Don't put away your marching shoes just yet, Philly.
Actually, best to keep them handy. If the first few days of Donald Trump's presidency are any indication, we're going to be putting some serious miles on our footwear and Fitbits in the next four years.
Last weekend, as millions participated in women's marches across the globe, Trump's spokeswoman Kellyanne Conway delivered this whopper: After long refusing to release his taxes after what has to be the world's longest audit, President Trump won't release them at all because . . . "people don't care."
Trump himself had already said as much at his first public implosion, er, news conference, when he berated a reporter who asked about them, saying the media are the only ones who care about the records.
"You know, the only one that cares about my tax returns are the reporters, OK? They're the only ones," he said. "I won; I mean, I became president. No, I don't think they care at all. I don't think they care at all. I think you care."
This just in: That is a lie.
Or as Trump & Co. have rebranded lies these days, "alternative facts." Buy into them and get a free "Make America Great Again" cap, shipping not included.
A poll taken before Trump's news conference confirmed that most Americans said he should release his returns. Another poll by Pew Research Center taken on the eve of that news conference showed 60 percent stated Trump has a responsibility to release the records. Just last week, a Washington Post-ABC News poll found that 74 percent of Americans – including 53 percent of Republicans – think Trump should release the documents.
But given how useless polls were during the election, let's put all those aside and talk in terms that Trump's supporters and administration care about: crowd size.
At the Women's March on Washington, which crowd scientists told the New York Times attracted three times as many people as Trump's inauguration, I talked to many women and men about an array of issues they were concerned about under a Trump presidency, among them his refusal to release his taxes.
The folks at Tuesdays with Toomey, a growing local group that has been going to U.S. Sen. Pat Toomey's Center City office since the November election, care about many, many issues, including the president's elusive tax returns.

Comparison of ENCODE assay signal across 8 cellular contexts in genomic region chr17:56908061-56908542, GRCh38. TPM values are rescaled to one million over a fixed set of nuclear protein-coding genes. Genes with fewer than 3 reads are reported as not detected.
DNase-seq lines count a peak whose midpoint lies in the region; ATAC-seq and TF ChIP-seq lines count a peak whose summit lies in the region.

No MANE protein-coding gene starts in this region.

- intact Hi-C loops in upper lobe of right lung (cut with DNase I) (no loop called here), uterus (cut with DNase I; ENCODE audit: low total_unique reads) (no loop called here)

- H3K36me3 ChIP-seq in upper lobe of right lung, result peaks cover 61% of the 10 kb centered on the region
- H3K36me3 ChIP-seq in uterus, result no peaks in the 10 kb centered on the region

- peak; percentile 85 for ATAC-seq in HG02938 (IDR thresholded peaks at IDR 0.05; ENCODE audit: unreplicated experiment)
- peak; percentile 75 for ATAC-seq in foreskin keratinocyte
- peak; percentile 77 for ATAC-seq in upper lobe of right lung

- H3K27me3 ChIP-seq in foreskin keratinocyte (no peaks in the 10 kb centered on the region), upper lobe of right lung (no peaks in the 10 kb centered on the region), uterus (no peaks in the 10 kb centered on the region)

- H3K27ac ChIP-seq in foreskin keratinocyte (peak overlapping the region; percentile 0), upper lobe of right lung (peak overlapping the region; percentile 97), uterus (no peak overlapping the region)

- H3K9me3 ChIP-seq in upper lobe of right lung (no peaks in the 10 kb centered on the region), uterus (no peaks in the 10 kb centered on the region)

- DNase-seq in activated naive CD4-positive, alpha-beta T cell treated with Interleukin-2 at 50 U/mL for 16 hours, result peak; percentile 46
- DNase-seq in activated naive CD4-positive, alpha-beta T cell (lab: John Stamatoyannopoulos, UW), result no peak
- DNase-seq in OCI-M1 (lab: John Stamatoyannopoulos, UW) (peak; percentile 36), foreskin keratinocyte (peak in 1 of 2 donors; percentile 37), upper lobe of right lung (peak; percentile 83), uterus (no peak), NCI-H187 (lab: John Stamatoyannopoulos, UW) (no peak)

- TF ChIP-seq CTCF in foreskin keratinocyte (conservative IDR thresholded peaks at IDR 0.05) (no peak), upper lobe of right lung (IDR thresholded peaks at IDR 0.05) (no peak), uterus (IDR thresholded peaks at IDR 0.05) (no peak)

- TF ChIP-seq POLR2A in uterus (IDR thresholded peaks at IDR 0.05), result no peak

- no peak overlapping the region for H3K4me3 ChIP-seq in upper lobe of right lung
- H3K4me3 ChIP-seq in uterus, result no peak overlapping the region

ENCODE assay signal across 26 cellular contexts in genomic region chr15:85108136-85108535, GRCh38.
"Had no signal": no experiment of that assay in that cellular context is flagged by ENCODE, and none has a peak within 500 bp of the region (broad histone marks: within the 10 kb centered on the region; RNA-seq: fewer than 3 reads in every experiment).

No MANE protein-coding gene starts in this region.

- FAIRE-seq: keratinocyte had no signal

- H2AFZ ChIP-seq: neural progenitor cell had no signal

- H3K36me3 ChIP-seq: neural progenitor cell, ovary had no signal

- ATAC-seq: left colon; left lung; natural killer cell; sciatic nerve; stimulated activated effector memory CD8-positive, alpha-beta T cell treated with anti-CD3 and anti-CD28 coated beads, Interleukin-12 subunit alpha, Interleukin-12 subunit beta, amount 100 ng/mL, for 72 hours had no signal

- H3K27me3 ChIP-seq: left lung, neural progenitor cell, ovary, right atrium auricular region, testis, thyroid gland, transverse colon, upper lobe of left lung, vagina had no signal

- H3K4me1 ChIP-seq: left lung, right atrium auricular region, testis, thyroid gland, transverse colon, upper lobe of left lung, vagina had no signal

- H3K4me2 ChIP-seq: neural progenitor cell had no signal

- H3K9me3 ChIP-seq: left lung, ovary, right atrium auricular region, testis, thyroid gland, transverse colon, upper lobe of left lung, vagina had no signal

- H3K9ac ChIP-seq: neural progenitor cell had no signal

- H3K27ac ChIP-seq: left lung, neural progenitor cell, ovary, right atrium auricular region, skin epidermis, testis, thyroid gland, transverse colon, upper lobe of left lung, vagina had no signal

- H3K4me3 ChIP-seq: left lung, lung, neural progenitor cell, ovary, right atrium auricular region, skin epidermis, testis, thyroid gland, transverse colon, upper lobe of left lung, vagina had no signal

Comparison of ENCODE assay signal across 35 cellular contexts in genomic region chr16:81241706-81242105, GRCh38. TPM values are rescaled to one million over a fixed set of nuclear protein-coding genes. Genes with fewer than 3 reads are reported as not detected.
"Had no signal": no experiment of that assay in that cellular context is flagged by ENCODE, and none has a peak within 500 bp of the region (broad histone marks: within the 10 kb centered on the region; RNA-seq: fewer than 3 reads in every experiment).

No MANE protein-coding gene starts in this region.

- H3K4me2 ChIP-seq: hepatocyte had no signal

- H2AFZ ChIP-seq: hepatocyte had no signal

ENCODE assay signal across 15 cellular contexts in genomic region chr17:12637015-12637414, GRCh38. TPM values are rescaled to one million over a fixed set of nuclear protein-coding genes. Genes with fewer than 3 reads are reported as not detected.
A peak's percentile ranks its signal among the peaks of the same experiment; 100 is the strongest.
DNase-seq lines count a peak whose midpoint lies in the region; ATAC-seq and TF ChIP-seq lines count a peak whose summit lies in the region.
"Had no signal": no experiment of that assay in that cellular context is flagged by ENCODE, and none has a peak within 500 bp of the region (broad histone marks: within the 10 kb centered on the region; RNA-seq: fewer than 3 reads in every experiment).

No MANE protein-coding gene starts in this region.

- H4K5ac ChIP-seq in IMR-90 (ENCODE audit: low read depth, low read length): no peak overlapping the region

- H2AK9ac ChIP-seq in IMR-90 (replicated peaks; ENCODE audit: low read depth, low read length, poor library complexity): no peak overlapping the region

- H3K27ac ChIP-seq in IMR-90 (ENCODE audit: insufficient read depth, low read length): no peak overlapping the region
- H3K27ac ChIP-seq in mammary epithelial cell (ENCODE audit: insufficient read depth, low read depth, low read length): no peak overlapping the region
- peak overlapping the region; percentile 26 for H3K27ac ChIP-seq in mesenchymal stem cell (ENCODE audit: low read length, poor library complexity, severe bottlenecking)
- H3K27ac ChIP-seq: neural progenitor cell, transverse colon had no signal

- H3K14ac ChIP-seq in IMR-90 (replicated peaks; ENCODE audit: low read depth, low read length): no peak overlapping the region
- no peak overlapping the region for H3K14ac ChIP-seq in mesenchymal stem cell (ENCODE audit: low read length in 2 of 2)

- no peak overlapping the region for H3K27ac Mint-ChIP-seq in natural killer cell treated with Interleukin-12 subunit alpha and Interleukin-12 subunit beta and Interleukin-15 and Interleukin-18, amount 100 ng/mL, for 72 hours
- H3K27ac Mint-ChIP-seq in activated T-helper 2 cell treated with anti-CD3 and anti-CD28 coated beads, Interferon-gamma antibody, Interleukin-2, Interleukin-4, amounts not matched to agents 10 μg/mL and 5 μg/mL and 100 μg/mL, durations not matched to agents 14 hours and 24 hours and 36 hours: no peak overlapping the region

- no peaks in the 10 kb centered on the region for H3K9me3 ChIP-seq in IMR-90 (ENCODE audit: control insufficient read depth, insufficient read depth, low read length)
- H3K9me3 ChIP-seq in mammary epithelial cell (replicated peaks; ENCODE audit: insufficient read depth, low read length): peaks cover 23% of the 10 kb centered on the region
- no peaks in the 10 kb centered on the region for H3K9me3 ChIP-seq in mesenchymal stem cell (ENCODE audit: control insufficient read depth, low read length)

A petition demanding that Trump release his taxes has been signed by more than 270,000 people.
U.S. Sen. Ron Wyden of Oregon, the ranking Democrat on the Finance Committee, introduced a bill this month that would require Trump to release his tax returns.
Bottom line: People care.
So, I have an idea. Let's have a #PeopleCare "Release Your Taxes" rally.
This week, Republicans are scheduled to hold a congressional retreat in Philadelphia from Wednesday to Friday to talk about how to dismantle Obamacare with, you know, something big, terrific, the best, yuuuge.
At the White House press briefing Monday, press secretary Sean Spicer said Trump will be here Thursday, but even if he ends up backing out, the Republicans in attendance should hear from people who care.
There are already plenty of protests planned around the event, from groups opposing the repeal of the Affordable Care Act to those supporting Black Lives Matter. On Facebook, one group called Resistance in Philly: Fighting for Our Lives is scheduled to meet at the Thomas Paine Plaza at 11 a.m. Thursday. Another protest called Surround the Loews Hotel is gathering at 4 p.m.
So why not add a #PeopleCare "Release Your Taxes" contingent to the mix? Spread the word among your friends and family and co-workers. Alert the troops on Twitter, our commander-in-chief's favorite mode of communication.
Some have suggested nationwide marches calling for Trump's taxes on tax day, April 18. Great idea, but why not keep the momentum going from this weekend's marches and hold a #PeopleCare rally in Philly, the birthplace of democracy and the Constitution?
Dear President Trump, accountability and transparency are cornerstones of democracy, so what better way to honor them than by releasing taxes to demonstrate you're not in economic conflict with the Constitution's "emoluments clause," which bars government officials from accepting gifts from foreign leaders.
Trump is the first major party nominee since the 1970s to refuse to release his tax returns.
At Monday's briefing, Spicer told reporters that the administration would open up a handful of digital press seats via Skype to journalists living 50 miles or more outside the nation's capital.
"As you know we're all about big viewership and large audiences," he quipped, referring to the epic rant he delivered to reporters about inauguration crowd numbers that he claimed were underreported.
So let's give them what they want, Philly style.